January 8, 2024: The Annual Bird Shoot
As advertised, I'm beginning this season's log with my yearly "opener," a bird shoot at Holland Game Preserve in Glade Hill, Virginia. You can see this venue if you click here in a video from—of all places—the local Public Broadcasting Station, WBRA. My friend Phil and I have been going there for some years: this is now an annual ritual. We left Blacksburg in time to be there about 9:00 AM (it's a bit over an hour and a half away). John Holland met us, then set the birds out. John has well-trained dogs and I wish I were as good at shooting the birds as the dogs are at finding them.
We bought 4 pheasant and 12 quail. I shoot pheasant because they're big enough that I can hit one now and then. Phil shoots quail, because he likes the flavor. I have nothing against quail but they're so small I almost always miss them.
Bottom line: I got 3 of my 4 birds, Phil got all his quail and a "bonus" quail left over from the previous day's shoot by another group.
I made a spectacular hit on that cock pheasant, and on one of the hens. I even did manage to hit a quail: I'm not sure which of us was more surprised.
I had some trouble with misfires in my otherwise-reliable Stevens 311 12 gauge double but had brought a single-shot 20 gauge as backup and finished the day with that. I need to get that gun to a smith, it's given me some issues before and it has to be sorted out.
Beautiful day, good times all around. The weather tomorrow will be lousy, we timed it just right.
January 10, 2024: The Stevens 311 Goes To A Gunsmith
I had to go issue a DWR deer kill permit so I took the opportunity to take my misfiring shotgun to a gunsmith. Gunsmiths are thin on the ground around here. The Sportsman's Warehouse in Roanoke tried to "repair" the gun two seasons ago; it was sent off to Utah, and they had it for six months finally returning it un-fixed and charging me a ridiculous amount. I was able to get a refund; I then took it to a very good gunsmith in Rocky Mount, a man who works on very high-dollar shotguns like Perazzis and Fabris. He fixed it, though he was pretty dismissive of it as "...not a very good gun..." Maybe it isn't, but there have been more Stevens 311's made than any other double barrel shotgun in the world, most likely. His fee was very modest.
When it started to misfire two days ago I wanted it put right, but as I say, finding a gunsmith locally is a real challenge. There was an excellent one in Fairlawn but he is now 90 years old and retired. Even if he were still working I'd hesitate to use him because there is a real chance he might die before I got the gun back.
I bought that shotgun in Washington DC in 1981; it may well have been the last firearm legally sold in DC under the old bad law that was struck down in the Heller decision. I have far more money in it than it's worth, to be honest, but it's been re-stocked to fit me, I've had choke tubes put in, I've used it for 42 years, it's taken a lot of game. In short, it's an old and valued friend. I want it to be in complete working condition. I don't want to have to replace it.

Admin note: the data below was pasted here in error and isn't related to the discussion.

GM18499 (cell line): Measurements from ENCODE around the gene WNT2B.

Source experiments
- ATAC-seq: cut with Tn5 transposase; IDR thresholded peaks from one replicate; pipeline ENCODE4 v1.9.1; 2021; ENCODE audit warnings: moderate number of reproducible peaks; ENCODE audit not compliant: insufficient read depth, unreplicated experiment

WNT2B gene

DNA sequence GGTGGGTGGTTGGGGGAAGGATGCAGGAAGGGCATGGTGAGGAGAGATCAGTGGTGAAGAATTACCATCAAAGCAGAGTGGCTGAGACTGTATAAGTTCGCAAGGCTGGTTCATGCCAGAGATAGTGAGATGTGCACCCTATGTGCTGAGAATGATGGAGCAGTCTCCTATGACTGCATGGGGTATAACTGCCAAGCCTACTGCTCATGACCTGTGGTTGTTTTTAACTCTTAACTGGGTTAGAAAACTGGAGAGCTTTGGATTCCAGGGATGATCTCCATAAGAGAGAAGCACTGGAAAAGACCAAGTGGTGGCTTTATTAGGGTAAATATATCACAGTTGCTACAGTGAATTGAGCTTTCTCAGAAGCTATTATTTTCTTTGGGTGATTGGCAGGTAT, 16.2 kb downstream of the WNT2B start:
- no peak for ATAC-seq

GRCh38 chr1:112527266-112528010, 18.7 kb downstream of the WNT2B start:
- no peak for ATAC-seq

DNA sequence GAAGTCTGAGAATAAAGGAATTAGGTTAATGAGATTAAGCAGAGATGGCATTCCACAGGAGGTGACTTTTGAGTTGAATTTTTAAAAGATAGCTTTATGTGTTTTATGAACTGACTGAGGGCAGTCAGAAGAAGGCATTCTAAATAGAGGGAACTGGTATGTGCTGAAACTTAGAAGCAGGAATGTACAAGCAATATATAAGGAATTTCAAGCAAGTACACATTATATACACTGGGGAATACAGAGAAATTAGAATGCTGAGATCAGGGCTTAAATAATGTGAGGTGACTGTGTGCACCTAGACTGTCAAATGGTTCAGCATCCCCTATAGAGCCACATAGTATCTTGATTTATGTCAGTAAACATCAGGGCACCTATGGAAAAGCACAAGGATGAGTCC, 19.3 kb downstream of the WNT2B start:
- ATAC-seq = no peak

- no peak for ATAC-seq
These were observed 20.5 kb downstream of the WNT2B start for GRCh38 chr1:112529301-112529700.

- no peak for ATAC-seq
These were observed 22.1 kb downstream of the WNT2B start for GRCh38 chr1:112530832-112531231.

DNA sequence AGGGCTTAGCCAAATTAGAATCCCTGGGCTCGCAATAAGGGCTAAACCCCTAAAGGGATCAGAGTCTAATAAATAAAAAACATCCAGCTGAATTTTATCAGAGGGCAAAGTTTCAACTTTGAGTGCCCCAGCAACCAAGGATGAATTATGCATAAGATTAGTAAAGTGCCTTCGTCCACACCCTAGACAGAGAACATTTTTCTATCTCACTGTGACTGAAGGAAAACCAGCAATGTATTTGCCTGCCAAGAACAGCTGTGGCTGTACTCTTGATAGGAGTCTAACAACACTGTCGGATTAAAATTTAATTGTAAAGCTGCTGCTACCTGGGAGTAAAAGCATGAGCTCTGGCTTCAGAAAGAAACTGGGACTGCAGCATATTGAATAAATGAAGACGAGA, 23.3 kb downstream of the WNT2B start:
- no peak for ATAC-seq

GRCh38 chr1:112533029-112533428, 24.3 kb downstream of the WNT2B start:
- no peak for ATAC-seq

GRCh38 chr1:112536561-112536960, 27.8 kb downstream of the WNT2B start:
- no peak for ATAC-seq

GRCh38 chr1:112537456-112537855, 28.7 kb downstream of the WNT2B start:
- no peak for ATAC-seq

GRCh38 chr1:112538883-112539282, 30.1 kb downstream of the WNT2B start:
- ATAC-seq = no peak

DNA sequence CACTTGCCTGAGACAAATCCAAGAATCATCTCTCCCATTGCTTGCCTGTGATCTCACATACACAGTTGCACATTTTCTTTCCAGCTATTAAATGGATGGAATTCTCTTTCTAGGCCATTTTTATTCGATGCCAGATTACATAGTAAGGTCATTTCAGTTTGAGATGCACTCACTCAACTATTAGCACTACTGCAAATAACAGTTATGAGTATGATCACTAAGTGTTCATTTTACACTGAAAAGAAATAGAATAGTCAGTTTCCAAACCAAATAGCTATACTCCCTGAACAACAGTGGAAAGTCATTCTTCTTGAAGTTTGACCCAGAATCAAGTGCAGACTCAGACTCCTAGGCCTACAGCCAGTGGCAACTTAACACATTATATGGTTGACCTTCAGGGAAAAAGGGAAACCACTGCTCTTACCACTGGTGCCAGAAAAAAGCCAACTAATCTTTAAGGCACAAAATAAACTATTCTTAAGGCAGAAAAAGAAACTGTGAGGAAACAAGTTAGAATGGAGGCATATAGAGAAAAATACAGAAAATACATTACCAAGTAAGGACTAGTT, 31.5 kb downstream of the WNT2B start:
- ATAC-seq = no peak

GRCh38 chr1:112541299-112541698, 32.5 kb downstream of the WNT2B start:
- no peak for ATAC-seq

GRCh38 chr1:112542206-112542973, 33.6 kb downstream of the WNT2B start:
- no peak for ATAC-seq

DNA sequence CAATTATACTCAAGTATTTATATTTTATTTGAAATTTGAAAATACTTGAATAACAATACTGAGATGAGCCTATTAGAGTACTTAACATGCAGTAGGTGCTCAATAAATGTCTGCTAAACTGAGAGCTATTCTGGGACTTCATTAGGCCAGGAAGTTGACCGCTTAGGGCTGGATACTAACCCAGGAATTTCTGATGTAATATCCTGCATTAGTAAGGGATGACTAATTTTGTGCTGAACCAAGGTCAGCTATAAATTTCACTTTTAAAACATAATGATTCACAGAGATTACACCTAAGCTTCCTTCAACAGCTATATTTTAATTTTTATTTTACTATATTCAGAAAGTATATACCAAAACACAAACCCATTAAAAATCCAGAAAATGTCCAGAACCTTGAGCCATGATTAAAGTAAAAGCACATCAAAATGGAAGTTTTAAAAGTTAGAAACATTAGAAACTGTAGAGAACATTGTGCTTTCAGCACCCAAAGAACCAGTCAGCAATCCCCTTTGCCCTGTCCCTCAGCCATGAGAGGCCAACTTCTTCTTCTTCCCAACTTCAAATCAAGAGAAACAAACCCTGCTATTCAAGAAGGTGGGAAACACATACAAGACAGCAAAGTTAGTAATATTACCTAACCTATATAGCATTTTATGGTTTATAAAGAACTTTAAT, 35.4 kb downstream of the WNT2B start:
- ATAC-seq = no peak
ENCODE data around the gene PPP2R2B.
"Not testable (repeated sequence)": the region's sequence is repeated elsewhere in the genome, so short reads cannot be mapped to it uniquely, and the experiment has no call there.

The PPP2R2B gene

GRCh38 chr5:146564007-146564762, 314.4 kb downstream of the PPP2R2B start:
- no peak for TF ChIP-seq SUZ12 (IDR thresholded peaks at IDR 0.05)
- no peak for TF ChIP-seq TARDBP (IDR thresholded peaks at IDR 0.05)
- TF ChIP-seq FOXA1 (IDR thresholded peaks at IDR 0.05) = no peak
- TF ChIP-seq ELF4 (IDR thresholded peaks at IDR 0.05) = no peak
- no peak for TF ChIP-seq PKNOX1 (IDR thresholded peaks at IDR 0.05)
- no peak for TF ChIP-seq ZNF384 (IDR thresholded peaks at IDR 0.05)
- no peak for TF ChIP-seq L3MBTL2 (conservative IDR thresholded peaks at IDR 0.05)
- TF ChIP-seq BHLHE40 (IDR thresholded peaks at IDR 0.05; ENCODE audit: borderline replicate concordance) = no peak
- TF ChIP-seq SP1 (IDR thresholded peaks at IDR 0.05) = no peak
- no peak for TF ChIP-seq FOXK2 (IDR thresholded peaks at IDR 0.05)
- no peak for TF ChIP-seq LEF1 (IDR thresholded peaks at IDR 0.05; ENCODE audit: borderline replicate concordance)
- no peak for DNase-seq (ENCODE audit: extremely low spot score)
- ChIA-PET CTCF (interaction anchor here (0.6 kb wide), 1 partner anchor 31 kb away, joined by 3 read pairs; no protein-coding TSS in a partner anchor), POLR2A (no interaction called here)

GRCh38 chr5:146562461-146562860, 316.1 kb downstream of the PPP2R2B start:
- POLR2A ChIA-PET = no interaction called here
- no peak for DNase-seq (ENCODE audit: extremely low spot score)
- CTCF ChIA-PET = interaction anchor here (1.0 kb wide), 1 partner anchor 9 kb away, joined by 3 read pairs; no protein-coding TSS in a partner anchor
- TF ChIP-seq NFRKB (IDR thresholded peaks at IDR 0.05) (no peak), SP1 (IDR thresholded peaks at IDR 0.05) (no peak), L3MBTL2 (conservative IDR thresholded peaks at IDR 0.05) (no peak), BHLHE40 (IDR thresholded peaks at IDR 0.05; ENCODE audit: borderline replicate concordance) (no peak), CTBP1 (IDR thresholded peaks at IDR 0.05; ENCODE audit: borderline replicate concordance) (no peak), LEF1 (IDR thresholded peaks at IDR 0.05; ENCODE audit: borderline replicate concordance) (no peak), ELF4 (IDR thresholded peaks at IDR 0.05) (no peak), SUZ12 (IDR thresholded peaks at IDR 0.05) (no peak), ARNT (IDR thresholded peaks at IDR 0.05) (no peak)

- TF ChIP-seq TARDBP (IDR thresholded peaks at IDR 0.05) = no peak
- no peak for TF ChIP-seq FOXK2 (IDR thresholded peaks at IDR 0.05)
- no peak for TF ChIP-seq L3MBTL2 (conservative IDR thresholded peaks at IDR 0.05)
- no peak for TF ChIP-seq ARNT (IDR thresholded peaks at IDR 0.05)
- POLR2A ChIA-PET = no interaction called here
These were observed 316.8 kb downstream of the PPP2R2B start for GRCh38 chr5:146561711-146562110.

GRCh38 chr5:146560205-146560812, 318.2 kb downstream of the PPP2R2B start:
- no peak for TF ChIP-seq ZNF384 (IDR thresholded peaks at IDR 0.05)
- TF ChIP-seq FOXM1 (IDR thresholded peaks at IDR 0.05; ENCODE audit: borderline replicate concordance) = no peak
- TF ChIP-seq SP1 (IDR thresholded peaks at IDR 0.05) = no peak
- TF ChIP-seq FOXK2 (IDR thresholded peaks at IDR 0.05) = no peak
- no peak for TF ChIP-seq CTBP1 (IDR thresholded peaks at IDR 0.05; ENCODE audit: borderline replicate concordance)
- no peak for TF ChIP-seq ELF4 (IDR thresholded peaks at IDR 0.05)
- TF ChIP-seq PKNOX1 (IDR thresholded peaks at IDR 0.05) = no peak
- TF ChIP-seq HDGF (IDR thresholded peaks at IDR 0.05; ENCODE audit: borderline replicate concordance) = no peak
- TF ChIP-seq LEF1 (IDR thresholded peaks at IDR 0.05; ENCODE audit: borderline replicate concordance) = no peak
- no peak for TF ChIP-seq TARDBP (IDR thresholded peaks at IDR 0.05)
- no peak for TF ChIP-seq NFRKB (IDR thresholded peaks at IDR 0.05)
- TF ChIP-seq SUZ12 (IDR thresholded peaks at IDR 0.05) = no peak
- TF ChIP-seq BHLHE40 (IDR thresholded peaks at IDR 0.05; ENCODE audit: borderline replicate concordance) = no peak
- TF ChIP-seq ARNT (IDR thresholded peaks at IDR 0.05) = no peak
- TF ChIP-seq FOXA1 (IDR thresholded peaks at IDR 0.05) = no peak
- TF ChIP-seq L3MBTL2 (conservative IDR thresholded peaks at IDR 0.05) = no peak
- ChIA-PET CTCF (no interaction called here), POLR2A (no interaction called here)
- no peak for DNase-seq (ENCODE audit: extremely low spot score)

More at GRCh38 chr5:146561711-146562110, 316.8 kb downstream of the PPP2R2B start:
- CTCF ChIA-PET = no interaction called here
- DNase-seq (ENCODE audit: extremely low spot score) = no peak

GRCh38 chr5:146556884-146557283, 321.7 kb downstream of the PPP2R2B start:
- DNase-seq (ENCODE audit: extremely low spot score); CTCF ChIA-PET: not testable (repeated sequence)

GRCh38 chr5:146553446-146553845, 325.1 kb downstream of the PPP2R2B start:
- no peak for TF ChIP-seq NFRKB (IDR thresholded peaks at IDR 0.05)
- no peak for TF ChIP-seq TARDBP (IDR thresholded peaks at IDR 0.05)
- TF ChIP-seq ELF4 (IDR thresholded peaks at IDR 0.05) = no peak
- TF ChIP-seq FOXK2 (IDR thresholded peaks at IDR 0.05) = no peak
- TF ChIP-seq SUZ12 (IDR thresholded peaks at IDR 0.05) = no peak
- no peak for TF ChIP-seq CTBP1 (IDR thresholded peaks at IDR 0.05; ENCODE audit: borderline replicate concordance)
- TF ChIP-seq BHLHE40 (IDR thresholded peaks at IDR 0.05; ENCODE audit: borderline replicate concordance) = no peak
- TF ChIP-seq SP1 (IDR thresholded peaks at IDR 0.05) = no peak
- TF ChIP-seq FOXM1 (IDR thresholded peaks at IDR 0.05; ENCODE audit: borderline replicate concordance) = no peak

Google and Yelp had some names of local gunsmiths, most of whom clearly work mainly on things like AR-15's. The man I took it to is a genial older gentleman who lives in the country and clearly does gunsmithing mainly as a hobby, but given how common Stevens 311's are I suppose just about anyone can work on one. He said he'd take it apart and see what he could find out, then call me. He said he was "...pretty backed up..." which could be taken as either a good or bad sign. After my experience with Sportsman's Warehouse I'm pretty desperate.
January 12, 2024: Never, Ever, Ever, Use Sportsman's Warehouse's So-Called "Gunsmithing" Service
I got a call from the man with whom I'd left my Stevens 311 double. He asked me, "Which barrel did you have the most trouble with?" I told him the right one, and he replied, "Yes, that's what I thought. The firing pins were OK, the screw for the left one was loose, but the hole for the screw on the right side was completely stripped; no thread left."
When I had taken it to Sportsman's Warehouse, they told me they "...completely dismantled it and gave it a thorough cleaning..." but it's pretty obvious that whatever ham-fisted yahoo was given that job buggered it up and damaged the screw seat. See the entries for February to August 2021 for details of this saga.
The man who has it now was concerned that it might not be repairable at all but promised to try. "Maybe I can put some sort of Helicoil in, or possibly Lock-Tite or something."
So I may end up with my shotgun as a safe queen. More or less unusable, at least as anything other than a single-shot. Thanks to trusting it to the incompetents at Sportsman's Warehouse.
I am seriously honked off but there isn't anything to be done about it now.
January 29, 2024: Addendum
The gunsmith called me tonight: he says he believes my shotgun is fixed. I'm hoping he's right! He put in a Helicoil to repair the stripped threads. I'll pick it up in a day or two and see how it's working. I now have far more in that shotgun than it's worth to anyone but me.